Marijuana store design tips that’ll resonate with customers and help a retailer’s bottom line

, Marijuana store design tips that’ll resonate with customers and help a retailer’s bottom line

The design of a marijuana dispensary can be memorable or, well, meh.

Convenient, spacious shops with visual product displays and Instagrammable features can keep customers coming back and revenue flowing.

But stark, fluorescent-lighted spaces with no amenities – such as on-site parking or an ATM – can send them to the dispensary down the road.

Below, cannabis retail shop owners share their tips for designing top-notch dispensaries.



Do open in a convenient location.

Sixty-seven percent of consumers say a convenient location is one of the most important factors when choosing where to purchase cannabis, according to consumer research shared by BDS Analytics, a Boulder, Colorado-based cannabis data analytics firm.

“Location is everything when it comes to retail, especially cannabis retail,” said Bob Groesbeck, co-CEO of Planet 13, a vertically integrated cannabis business that boasts having the world’s largest retail dispensary, which also happens to be adjacent to the Las Vegas Strip. “Chances are that customers are going to default to the easiest location unless there’s a reason to travel further.”

Choose a dispensary location close to interstates, highways or heavily trafficked thoroughfares. Consider the nearest attractions or other popular businesses and select a site that has ample parking.

Planet 13, for example, is just off Interstate 15 and within walking distance of popular hotels on the Las Vegas Strip. It’s as close to the world-famous gaming corridor as a dispensary can legally be, Groesbeck noted.


Do create a spacious, inviting environment for customers.

“Like with any retail space, you must be strategic in designing a retail floor that is built for accommodating a high volume of foot traffic that allows customers to navigate the space comfortably,” said Shaya Brodchandel, CEO of Harmony, a vertically integrated medical marijuana business in New Jersey with a retail store in Secaucus.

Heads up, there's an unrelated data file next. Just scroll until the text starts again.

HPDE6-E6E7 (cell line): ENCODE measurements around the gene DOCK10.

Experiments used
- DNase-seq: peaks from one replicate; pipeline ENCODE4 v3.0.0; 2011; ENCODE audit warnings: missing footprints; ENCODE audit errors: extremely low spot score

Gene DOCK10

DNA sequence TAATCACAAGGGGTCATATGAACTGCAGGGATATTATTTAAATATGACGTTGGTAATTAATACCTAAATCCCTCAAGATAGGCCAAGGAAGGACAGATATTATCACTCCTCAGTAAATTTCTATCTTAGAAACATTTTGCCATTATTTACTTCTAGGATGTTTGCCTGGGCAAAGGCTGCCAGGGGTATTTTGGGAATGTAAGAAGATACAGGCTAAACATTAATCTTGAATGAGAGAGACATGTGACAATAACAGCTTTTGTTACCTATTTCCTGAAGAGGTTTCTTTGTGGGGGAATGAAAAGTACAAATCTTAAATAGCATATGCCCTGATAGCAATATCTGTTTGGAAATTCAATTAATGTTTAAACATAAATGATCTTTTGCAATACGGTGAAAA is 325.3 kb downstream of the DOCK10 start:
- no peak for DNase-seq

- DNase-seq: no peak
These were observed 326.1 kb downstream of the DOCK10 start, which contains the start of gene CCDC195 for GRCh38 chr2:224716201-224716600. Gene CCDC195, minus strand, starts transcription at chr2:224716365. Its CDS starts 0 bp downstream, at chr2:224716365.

Create ample space at counters or on the retail floor for customers to navigate product displays and consult with budtenders, advised Stephen Matt, the chief medical officer at Caliva, a vertically integrated California marijuana business with a dispensary in San Jose.

To that end, hire a professional retail designer to consult on counter height, aisle width, foot-traffic patterns, building materials and lighting, Matt added.

Those elements will help you create a welcoming, warm retail experience, he noted.


Do provide customers with in-store options for checkout or medical marijuana consultations.

Provide an express lane or separate pickup counter for online orders and create a private space for medical marijuana patients to consult with budtenders.

“Everything in our design is based on making it as easy as possible for the customer to purchase,” said Groesbeck of Las Vegas-based Planet 13.

Some retailers—including Planet 13 and Denver’s Seed & Smith—have express-checkout options for customers who place online orders. Such consumers can bypass lines and pick up and pay for products more quickly.

Customers at Planet 13 also can request a personal budtender to help them with the purchase process, and in-store kiosks give customers another option for purchasing cannabis.

Patients at Harmony’s New Jersey dispensary have small consultation rooms where they can talk with patient advisers about their medical conditions. Those rooms ensure patient privacy, according to Brodchandel at New Jersey’s Harmony dispensary.


Do create visual product displays.

Create visual displays with products neatly arranged and accompanied by product information, including strain names and the
amount of THC and CBD in them, Brodchandel said.

Use glass countertops or glass display cases to showcase products, suggested Matt at California’s Caliva.

“Many dispensaries have limited space and a vast array of products,” he noted.